What Are Best Practices for Plan Sponsors?

The following are some best practices for plan sponsors to consider both during and after the Transition Period:

  • Identify which service providers are fiduciaries with respect to certain plan assets or services under the new fiduciary rule. Consider whether service providers are providing participant level advice, including advice related to self-directed brokerage accounts and rollovers

  • Identify where increased fees have resulted in connection with fiduciary acknowledgement

  • Adopt policies and procedures reasonably expected to comply with the impartial conducts standard

  • Review educational materials to ensure that a carve-out is applicable, if intended to apply

  • Spot check recorded call center calls to ensure investment advice is not provided if a carve-out is intended to apply

  • Work with service providers to review current compensation structures, identify conflicts of interest, and implement conflict mitigation strategies

  • Develop a system for ongoing monitoring of service providers

  • Review service agreements and disclosures and revise, if necessary, to ensure compliance not only with currently effective provisions of the new fiduciary rule, but also those provisions effective after the Transition Period. A revised ERISA Section 408(b)(2) disclosure may be required if the adviser previously disclaimed fiduciary status.



About this Author

Lori L. Shannon, Employee Benefits, Executive Compensation, Corporate Attorney, Barnes and Thornburg, Law firm

Lori L. Shannon is a partner in Barnes & Thornburg’s Chicago office and a member of the Corporate Department. Ms. Shannon focuses her practice on employee benefit and executive compensation matters.

With nearly 20 years of experience, Ms. Shannon counsels private and public companies and tax-exempt entities on the design and implementation of employee benefit and executive compensation plans and arrangements. She advises clients in regard to tax-qualified retirement plans, 403(b) plans, health and welfare benefit plans, nonqualified deferred...

Michael G. Paton Corporate and Employment Law Attorney Barnes Thornburg Law Firm Indianapolis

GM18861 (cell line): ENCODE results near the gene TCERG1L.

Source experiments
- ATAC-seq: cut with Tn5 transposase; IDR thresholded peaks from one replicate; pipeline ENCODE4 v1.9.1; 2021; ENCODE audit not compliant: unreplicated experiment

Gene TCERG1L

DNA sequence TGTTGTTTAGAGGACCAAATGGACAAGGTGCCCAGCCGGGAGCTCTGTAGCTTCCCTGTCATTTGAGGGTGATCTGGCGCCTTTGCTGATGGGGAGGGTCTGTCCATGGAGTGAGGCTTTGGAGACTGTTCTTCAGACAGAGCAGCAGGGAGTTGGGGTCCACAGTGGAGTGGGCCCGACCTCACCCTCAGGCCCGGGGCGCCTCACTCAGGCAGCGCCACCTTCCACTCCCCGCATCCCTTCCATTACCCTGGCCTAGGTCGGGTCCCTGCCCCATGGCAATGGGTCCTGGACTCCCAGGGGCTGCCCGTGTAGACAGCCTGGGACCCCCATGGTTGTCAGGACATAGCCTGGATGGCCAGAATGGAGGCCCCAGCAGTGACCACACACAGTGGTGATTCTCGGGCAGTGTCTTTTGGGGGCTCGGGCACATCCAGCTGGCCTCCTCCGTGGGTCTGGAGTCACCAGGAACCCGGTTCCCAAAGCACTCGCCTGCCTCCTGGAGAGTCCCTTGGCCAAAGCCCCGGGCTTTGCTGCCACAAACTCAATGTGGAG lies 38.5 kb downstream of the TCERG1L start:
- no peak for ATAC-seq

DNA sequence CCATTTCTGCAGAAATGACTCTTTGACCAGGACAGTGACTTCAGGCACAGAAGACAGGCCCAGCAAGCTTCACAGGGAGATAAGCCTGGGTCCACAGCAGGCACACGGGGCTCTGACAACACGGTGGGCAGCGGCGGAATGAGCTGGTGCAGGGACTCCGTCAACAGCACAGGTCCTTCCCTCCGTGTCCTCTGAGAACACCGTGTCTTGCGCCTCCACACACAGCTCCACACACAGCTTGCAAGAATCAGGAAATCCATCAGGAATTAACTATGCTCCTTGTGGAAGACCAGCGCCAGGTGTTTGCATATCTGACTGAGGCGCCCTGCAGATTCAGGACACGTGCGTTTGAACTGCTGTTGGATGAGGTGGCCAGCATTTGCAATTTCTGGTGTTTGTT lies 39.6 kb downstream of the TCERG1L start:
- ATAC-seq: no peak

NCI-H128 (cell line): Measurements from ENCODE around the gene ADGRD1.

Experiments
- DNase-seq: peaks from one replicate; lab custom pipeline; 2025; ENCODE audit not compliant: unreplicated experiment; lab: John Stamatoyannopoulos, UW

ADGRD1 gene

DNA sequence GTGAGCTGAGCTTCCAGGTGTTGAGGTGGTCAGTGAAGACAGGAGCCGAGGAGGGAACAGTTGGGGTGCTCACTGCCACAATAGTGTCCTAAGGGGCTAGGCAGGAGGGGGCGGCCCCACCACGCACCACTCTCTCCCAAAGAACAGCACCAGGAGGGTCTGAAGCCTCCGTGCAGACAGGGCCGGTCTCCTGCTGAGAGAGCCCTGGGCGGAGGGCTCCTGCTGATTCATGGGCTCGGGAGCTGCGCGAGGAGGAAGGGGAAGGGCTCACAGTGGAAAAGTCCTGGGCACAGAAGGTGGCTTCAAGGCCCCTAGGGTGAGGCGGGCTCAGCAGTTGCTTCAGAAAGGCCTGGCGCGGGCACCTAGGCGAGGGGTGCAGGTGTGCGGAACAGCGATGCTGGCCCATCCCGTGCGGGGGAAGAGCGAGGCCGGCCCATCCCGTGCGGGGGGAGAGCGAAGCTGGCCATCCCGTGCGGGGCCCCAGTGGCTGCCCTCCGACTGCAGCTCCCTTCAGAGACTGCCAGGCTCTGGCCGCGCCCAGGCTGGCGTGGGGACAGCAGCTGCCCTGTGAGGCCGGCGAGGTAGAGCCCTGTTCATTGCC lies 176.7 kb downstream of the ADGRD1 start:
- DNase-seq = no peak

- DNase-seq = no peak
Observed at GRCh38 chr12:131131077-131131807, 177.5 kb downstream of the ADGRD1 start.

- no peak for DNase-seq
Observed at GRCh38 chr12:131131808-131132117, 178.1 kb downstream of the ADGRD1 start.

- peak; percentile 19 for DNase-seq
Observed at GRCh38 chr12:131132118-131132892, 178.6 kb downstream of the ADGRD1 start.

Michael G. Paton is a partner with Barnes & Thornburg LLP, resident in the firm’s largest office in Indianapolis, Indiana where he is a member of the Corporate Department and Chairman of the Compensation and Employee Benefits Practice Group. For over 25 years he has concentrated his practice on the many legal issues surrounding employee benefits. His “full service” practice encompasses a broad spectrum of activities, including drafting and design of both qualified and non-qualified retirement plans, cash balance and other "hybrid" plans, 401(k) plans and employee stock ownership plans (ESOPs). He counsels regional and national clients extensively on legal issues involved in the design and administration of health, “cafeteria,” and other fringe benefit plans, including the HIPAA privacy and security requirements, and most recently on the interpretation of provisions of the Patient Protection and Affordable Care Act (PPACA). His practice also includes counseling clients with respect to executive compensation issues, including compliance with the requirements of Section 409A. As part of his administrative practice he is closely involved with governmental agencies, including the Department of Labor and the Internal Revenue Service.

Mr. Paton also advises a number of tax-exempt and governmental employers on employee benefit matters relating to qualified plans, 403(b), 457(b) and 457(f) plans and 409A compliance.

Mr. Paton has been a frequent participant in employee benefit seminars on a variety of topics including PPACA, qualified retirement plans, ESOPs, health benefit plans, fiduciary responsibilities and other employee benefits issues. 

Mina Amir-Mokri, Barnes and Thornburg Law Firm, Chicago, Corporate and Labor and Employment Law Attorney

Mina Amir-Mokri is a partner in Barnes & Thornburg LLP’s Chicago office and is a member of the Corporate Department. Ms. Amir-Mokri focuses her practice in the areas of employee benefits and executive compensation. She has represented executives, public and private companies, tax exempt organizations and various bankruptcy constituencies in the negotiation, design, and drafting of executive compensation arrangements, stock option and other equity plans, retirement plans, employment and other related agreements. Ms. Amir-Mokri has represented clients in challenges to executive...